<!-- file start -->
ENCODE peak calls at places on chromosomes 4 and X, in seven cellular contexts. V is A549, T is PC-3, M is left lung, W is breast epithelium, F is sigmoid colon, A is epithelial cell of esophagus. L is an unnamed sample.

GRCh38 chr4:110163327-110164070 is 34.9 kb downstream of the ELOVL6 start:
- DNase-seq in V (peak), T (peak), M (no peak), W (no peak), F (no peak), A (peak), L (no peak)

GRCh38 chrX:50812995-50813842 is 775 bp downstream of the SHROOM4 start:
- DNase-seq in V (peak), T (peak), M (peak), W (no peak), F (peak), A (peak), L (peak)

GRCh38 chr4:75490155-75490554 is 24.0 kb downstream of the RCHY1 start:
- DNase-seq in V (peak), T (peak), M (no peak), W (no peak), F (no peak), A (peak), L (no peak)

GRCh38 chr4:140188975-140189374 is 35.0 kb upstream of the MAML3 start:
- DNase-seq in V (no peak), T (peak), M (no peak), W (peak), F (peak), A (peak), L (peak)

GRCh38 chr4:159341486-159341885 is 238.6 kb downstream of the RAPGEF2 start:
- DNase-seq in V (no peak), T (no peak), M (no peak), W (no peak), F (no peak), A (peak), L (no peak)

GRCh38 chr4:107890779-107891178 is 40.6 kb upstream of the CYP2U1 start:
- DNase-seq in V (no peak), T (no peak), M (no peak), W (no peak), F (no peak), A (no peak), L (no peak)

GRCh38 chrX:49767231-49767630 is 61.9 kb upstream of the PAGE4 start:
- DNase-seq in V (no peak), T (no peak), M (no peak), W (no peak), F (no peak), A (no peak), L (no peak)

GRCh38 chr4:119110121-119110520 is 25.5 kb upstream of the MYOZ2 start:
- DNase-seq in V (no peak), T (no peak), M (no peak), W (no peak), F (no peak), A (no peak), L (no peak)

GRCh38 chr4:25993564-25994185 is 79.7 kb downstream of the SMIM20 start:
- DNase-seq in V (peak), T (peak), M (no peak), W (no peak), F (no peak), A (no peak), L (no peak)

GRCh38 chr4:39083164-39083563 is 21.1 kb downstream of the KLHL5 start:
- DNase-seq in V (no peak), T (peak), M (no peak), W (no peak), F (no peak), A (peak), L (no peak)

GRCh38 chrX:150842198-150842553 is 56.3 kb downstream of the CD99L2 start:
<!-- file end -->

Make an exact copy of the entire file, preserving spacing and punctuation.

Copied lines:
ENCODE peak calls at places on chromosomes 4 and X, in seven cellular contexts. V is A549, T is PC-3, M is left lung, W is breast epithelium, F is sigmoid colon, A is epithelial cell of esophagus. L is an unnamed sample.

GRCh38 chr4:110163327-110164070 is 34.9 kb downstream of the ELOVL6 start:
- DNase-seq in V (peak), T (peak), M (no peak), W (no peak), F (no peak), A (peak), L (no peak)

GRCh38 chrX:50812995-50813842 is 775 bp downstream of the SHROOM4 start:
- DNase-seq in V (peak), T (peak), M (peak), W (no peak), F (peak), A (peak), L (peak)

GRCh38 chr4:75490155-75490554 is 24.0 kb downstream of the RCHY1 start:
- DNase-seq in V (peak), T (peak), M (no peak), W (no peak), F (no peak), A (peak), L (no peak)

GRCh38 chr4:140188975-140189374 is 35.0 kb upstream of the MAML3 start:
- DNase-seq in V (no peak), T (peak), M (no peak), W (peak), F (peak), A (peak), L (peak)

GRCh38 chr4:159341486-159341885 is 238.6 kb downstream of the RAPGEF2 start:
- DNase-seq in V (no peak), T (no peak), M (no peak), W (no peak), F (no peak), A (peak), L (no peak)

GRCh38 chr4:107890779-107891178 is 40.6 kb upstream of the CYP2U1 start:
- DNase-seq in V (no peak), T (no peak), M (no peak), W (no peak), F (no peak), A (no peak), L (no peak)

GRCh38 chrX:49767231-49767630 is 61.9 kb upstream of the PAGE4 start:
- DNase-seq in V (no peak), T (no peak), M (no peak), W (no peak), F (no peak), A (no peak), L (no peak)

GRCh38 chr4:119110121-119110520 is 25.5 kb upstream of the MYOZ2 start:
- DNase-seq in V (no peak), T (no peak), M (no peak), W (no peak), F (no peak), A (no peak), L (no peak)

GRCh38 chr4:25993564-25994185 is 79.7 kb downstream of the SMIM20 start:
- DNase-seq in V (peak), T (peak), M (no peak), W (no peak), F (no peak), A (no peak), L (no peak)

GRCh38 chr4:39083164-39083563 is 21.1 kb downstream of the KLHL5 start:
- DNase-seq in V (no peak), T (peak), M (no peak), W (no peak), F (no peak), A (peak), L (no peak)

GRCh38 chrX:150842198-150842553 is 56.3 kb downstream of the CD99L2 start: